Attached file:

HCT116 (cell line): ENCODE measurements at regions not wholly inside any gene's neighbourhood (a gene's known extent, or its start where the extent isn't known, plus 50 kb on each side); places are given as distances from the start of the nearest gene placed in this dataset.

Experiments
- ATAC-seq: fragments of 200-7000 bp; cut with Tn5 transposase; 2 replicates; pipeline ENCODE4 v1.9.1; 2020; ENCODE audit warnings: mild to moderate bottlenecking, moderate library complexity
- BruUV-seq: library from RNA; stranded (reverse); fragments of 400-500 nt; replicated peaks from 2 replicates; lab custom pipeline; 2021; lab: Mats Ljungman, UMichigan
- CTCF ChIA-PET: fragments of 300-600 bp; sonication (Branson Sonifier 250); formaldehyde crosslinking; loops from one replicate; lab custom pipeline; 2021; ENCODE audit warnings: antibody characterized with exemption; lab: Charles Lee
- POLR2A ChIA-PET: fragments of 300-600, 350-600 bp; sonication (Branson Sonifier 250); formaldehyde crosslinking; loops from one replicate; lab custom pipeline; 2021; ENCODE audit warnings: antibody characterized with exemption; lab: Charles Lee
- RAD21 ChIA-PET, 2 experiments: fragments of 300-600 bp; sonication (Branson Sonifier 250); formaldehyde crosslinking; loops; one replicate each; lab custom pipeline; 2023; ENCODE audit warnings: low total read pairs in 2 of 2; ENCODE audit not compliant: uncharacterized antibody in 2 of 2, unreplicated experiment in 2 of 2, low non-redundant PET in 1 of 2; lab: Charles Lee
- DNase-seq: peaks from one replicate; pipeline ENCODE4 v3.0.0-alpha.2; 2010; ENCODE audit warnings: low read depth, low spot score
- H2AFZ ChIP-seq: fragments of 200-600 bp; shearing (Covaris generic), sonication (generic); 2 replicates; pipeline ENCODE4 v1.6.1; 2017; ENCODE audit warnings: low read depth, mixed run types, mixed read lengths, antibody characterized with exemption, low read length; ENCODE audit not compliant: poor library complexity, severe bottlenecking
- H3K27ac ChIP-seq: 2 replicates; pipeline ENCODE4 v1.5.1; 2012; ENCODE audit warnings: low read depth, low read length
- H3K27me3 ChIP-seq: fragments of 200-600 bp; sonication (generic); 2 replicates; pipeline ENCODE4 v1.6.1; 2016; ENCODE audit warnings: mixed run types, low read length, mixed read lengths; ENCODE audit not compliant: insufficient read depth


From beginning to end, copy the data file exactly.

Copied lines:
HCT116 (cell line): ENCODE measurements at regions not wholly inside any gene's neighbourhood (a gene's known extent, or its start where the extent isn't known, plus 50 kb on each side); places are given as distances from the start of the nearest gene placed in this dataset.

Experiments
- ATAC-seq: fragments of 200-7000 bp; cut with Tn5 transposase; 2 replicates; pipeline ENCODE4 v1.9.1; 2020; ENCODE audit warnings: mild to moderate bottlenecking, moderate library complexity
- BruUV-seq: library from RNA; stranded (reverse); fragments of 400-500 nt; replicated peaks from 2 replicates; lab custom pipeline; 2021; lab: Mats Ljungman, UMichigan
- CTCF ChIA-PET: fragments of 300-600 bp; sonication (Branson Sonifier 250); formaldehyde crosslinking; loops from one replicate; lab custom pipeline; 2021; ENCODE audit warnings: antibody characterized with exemption; lab: Charles Lee
- POLR2A ChIA-PET: fragments of 300-600, 350-600 bp; sonication (Branson Sonifier 250); formaldehyde crosslinking; loops from one replicate; lab custom pipeline; 2021; ENCODE audit warnings: antibody characterized with exemption; lab: Charles Lee
- RAD21 ChIA-PET, 2 experiments: fragments of 300-600 bp; sonication (Branson Sonifier 250); formaldehyde crosslinking; loops; one replicate each; lab custom pipeline; 2023; ENCODE audit warnings: low total read pairs in 2 of 2; ENCODE audit not compliant: uncharacterized antibody in 2 of 2, unreplicated experiment in 2 of 2, low non-redundant PET in 1 of 2; lab: Charles Lee
- DNase-seq: peaks from one replicate; pipeline ENCODE4 v3.0.0-alpha.2; 2010; ENCODE audit warnings: low read depth, low spot score
- H2AFZ ChIP-seq: fragments of 200-600 bp; shearing (Covaris generic), sonication (generic); 2 replicates; pipeline ENCODE4 v1.6.1; 2017; ENCODE audit warnings: low read depth, mixed run types, mixed read lengths, antibody characterized with exemption, low read length; ENCODE audit not compliant: poor library complexity, severe bottlenecking
- H3K27ac ChIP-seq: 2 replicates; pipeline ENCODE4 v1.5.1; 2012; ENCODE audit warnings: low read depth, low read length
- H3K27me3 ChIP-seq: fragments of 200-600 bp; sonication (generic); 2 replicates; pipeline ENCODE4 v1.6.1; 2016; ENCODE audit warnings: mixed run types, low read length, mixed read lengths; ENCODE audit not compliant: insufficient read depth